ETF Trends
ETF Trends

It is not just enough to be invested in the markets to grow an investor’s portfolio. It is also important to reduce exposure to certain areas in a changing market environment.

Investors may consider an ex-sector stock exchange traded fund strategy in the current environment to exclude exposure to underperforming areas and participate in broad market growth.

Most investors turn to beta index-based ETFs, like the SPDR S&P 500 ETF (NYSEArca: SPY), to fill out their core stock portfolio position. However, the broad approach may expose investors to underperforming segments of the market. For instance, among its top sector allocations, the S&P 500 Index includes a hefty 20.4% position in information technology and 13.7% in health care, two segments that have been relatively flat over the past month as other sectors rallied on the Donald Trump victory.

Alternatively, investors can remove these weak areas and still participate in the S&P 500 through ex-sector ETFs like the S&P 500 Ex-Health Care ETF (NYSEArca: SPXV) and the S&P 500 Ex-Technology ETF (NYSEArca: SPXT).

“An investment in the S&P 500 that excludes a particular sector gives you the flexibility to tailor your core U.S. equity exposure,” according to ProShares. “It can replace a traditional S&P 500 fund, allowing you to underweight or even eliminate a sector in your portfolio.”

Like their names imply, SPXV excludes health care exposure and SPXT excludes tech companies. Potential investors, though, should be aware that since the funds purposely exclude exposure to some of the largest S&P 500 market sectors, the ETFs portfolios allocations will overweight other large market segments in their place.

SPXV includes a larger 24.9% tilt toward tech, 15.0% financials, 14.7% consumer discretionary, 11.6% consumer staples and 11.4% industrials. SPXT tracks 19.3% health care, 16.8% financials, 16.5% consumer discretionary and 13.0% consumer staples.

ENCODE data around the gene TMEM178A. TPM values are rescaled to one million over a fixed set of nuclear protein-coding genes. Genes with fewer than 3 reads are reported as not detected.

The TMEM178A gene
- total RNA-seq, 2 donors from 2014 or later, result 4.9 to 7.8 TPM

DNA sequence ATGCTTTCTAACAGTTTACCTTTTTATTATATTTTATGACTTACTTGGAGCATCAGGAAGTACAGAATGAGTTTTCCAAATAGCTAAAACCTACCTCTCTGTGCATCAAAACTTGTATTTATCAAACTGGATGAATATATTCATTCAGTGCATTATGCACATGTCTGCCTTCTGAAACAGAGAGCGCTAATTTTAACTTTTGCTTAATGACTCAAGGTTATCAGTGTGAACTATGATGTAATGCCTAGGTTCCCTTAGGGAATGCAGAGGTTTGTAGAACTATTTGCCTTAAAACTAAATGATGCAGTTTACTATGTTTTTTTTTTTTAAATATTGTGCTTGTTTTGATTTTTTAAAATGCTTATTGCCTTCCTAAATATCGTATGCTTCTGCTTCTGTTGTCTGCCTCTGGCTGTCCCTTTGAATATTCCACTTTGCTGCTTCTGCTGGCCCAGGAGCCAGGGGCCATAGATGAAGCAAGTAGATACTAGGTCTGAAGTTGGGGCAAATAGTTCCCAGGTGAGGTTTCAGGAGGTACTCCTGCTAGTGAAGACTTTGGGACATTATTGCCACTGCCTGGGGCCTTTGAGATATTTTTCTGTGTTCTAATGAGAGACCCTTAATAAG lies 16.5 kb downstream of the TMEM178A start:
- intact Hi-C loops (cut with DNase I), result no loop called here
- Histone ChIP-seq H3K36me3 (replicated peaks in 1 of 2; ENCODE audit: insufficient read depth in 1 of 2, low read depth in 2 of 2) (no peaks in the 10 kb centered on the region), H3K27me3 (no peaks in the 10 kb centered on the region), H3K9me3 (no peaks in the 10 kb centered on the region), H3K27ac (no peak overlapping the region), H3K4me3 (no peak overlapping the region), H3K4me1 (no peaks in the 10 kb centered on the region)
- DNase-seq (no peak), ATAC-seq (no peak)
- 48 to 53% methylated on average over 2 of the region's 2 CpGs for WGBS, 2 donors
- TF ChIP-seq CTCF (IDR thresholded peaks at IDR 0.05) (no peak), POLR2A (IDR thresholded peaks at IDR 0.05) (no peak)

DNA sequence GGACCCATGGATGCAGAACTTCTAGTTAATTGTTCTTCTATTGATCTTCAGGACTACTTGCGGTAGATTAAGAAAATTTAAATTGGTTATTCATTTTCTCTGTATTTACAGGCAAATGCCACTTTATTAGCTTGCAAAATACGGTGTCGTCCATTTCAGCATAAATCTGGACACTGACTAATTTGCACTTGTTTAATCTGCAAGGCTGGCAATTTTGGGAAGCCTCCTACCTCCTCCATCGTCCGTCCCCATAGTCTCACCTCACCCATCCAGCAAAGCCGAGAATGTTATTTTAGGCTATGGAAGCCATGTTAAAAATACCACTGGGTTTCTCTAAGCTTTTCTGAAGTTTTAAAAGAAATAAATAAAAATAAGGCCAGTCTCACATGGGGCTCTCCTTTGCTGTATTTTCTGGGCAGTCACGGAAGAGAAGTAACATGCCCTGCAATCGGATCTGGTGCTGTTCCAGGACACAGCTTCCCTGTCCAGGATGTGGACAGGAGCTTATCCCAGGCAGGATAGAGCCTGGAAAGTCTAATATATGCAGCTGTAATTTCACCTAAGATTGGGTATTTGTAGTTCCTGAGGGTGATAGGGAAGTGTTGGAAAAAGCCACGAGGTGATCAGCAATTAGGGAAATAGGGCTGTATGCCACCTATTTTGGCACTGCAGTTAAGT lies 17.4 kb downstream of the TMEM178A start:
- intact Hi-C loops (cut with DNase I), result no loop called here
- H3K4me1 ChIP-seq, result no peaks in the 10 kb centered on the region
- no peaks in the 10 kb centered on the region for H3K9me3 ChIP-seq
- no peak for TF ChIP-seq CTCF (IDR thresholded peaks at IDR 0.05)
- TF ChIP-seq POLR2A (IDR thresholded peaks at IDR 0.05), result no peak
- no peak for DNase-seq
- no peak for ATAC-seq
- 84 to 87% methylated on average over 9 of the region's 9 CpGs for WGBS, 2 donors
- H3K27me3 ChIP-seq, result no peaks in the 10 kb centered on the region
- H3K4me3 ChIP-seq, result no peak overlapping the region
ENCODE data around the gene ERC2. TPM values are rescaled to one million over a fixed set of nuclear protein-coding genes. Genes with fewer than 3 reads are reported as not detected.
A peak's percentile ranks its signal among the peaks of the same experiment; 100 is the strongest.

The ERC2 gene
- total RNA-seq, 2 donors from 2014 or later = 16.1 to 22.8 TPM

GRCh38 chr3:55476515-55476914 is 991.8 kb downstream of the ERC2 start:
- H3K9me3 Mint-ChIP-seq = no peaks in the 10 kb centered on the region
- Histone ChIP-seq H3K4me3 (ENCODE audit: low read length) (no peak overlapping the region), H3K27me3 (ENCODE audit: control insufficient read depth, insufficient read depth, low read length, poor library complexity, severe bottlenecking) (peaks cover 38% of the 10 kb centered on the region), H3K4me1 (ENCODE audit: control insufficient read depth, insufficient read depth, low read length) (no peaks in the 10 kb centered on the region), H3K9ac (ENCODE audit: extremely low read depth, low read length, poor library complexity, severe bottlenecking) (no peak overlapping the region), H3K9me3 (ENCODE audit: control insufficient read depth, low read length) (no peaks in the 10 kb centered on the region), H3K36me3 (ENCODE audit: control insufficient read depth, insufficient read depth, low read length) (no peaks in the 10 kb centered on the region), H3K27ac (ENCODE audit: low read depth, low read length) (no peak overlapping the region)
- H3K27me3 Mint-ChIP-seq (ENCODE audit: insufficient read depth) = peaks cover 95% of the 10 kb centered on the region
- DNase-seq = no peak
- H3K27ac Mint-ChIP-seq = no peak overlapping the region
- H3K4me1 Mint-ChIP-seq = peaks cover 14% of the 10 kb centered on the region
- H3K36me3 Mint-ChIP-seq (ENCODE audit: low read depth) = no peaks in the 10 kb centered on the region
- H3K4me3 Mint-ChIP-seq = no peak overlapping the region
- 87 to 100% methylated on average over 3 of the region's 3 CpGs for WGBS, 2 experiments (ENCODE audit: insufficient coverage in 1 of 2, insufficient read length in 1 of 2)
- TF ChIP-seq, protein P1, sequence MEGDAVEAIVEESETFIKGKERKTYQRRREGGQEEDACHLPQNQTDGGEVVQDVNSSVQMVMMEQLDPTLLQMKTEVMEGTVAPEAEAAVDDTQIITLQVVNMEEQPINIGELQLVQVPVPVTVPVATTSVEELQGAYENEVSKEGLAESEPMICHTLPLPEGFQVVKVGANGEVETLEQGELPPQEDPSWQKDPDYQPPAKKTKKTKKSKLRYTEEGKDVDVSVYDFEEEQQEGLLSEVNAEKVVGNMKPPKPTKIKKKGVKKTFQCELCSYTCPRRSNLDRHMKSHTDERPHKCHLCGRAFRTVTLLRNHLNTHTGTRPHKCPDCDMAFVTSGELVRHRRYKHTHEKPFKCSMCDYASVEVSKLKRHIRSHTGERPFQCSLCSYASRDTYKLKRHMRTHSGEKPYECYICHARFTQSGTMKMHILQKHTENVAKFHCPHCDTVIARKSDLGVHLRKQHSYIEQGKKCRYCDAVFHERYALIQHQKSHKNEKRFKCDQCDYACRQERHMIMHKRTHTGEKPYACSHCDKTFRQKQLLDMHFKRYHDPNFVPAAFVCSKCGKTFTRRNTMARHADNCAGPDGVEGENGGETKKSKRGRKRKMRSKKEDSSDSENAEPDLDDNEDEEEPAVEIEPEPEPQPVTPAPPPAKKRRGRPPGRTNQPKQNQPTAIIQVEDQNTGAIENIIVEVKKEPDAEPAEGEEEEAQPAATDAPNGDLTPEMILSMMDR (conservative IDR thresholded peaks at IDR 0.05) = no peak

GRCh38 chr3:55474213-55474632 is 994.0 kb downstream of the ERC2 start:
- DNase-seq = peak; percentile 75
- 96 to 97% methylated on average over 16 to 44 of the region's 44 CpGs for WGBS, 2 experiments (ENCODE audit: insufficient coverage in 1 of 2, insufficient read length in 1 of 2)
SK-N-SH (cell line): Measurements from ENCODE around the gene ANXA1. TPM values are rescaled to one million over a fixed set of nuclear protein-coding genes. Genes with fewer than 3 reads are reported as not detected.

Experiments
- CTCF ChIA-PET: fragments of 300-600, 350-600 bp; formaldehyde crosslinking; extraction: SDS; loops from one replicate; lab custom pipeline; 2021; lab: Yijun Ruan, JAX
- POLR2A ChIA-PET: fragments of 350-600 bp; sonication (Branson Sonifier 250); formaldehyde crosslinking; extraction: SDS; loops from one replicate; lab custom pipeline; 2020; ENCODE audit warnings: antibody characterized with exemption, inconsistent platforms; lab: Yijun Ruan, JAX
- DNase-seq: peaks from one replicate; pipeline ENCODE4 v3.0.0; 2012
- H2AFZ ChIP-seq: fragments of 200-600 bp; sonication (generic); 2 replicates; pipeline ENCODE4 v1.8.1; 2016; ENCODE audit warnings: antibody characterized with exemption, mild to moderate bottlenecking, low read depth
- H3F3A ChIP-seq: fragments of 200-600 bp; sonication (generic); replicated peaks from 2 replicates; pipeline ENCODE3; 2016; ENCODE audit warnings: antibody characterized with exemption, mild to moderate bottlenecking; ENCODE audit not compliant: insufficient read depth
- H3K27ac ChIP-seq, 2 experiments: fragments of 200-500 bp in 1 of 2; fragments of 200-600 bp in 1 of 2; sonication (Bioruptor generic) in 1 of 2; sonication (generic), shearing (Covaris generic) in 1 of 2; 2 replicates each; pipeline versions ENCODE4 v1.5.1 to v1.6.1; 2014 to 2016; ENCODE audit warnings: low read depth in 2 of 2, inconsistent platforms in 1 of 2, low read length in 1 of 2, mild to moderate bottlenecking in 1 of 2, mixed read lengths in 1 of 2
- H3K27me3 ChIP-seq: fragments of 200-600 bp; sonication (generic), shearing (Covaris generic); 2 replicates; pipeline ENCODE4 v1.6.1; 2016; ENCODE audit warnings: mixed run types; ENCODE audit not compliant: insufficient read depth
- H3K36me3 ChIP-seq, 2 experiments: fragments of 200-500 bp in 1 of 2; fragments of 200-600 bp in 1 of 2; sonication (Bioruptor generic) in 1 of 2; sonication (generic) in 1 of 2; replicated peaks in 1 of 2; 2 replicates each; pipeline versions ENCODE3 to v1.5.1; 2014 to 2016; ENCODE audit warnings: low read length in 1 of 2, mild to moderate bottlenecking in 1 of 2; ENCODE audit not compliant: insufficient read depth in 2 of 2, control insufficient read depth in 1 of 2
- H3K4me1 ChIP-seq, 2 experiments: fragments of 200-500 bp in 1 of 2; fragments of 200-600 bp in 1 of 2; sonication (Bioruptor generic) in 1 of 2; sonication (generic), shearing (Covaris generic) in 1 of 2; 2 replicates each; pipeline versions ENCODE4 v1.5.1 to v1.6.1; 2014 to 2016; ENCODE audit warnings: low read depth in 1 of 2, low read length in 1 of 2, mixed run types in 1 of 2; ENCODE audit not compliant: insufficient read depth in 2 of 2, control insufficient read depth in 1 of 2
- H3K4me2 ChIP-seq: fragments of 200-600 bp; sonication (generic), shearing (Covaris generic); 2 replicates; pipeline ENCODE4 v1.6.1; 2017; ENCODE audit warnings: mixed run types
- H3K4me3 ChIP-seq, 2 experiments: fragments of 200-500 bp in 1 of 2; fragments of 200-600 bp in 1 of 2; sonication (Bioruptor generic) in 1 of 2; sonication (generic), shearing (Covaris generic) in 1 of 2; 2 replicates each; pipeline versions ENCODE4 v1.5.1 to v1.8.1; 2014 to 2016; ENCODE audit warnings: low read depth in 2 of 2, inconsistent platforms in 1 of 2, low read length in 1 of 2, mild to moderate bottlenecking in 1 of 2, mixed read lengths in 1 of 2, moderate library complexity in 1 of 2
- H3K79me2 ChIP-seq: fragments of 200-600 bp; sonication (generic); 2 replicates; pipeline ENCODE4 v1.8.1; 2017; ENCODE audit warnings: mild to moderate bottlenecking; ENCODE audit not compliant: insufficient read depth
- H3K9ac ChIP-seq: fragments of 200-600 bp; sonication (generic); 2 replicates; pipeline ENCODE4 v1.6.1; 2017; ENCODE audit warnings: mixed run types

Something like SPXT may be a way for investors to still maintain broad market exposure but reduce exposure to a weakening outlook in the tech segment as investors rotate out of the growth style and a stronger U.S. dollar weighs on multi-national company’s overseas revenue streams.

The ex-sector ETFs may also act as a type of sector rotation strategy as health care and technology stocks were previously outperforming areas of the market and have now been replaced by the currently outperforming financials and energy segments.

In previous periods, investors would have turned to the S&P 500 Ex-Energy ETF (NYSEArca: SPXE), which provides exposure to S&P 500 companies with the exception of those included in the Energy Sector, and the S&P 500 Ex-Financial ETF (NYSEArca: SPXN), which tracks the same S&P 500 group sans financial stocks.

Potential investors, though, should be aware that these ETFs are still rather small, so utilize limit orders to take better control over trades.

The opinions and forecasts expressed herein are solely those of Tom Lydon, and may not actually come to pass. Information on this site should not be used or construed as an offer to sell, a solicitation of an offer to buy, or a recommendation for any product.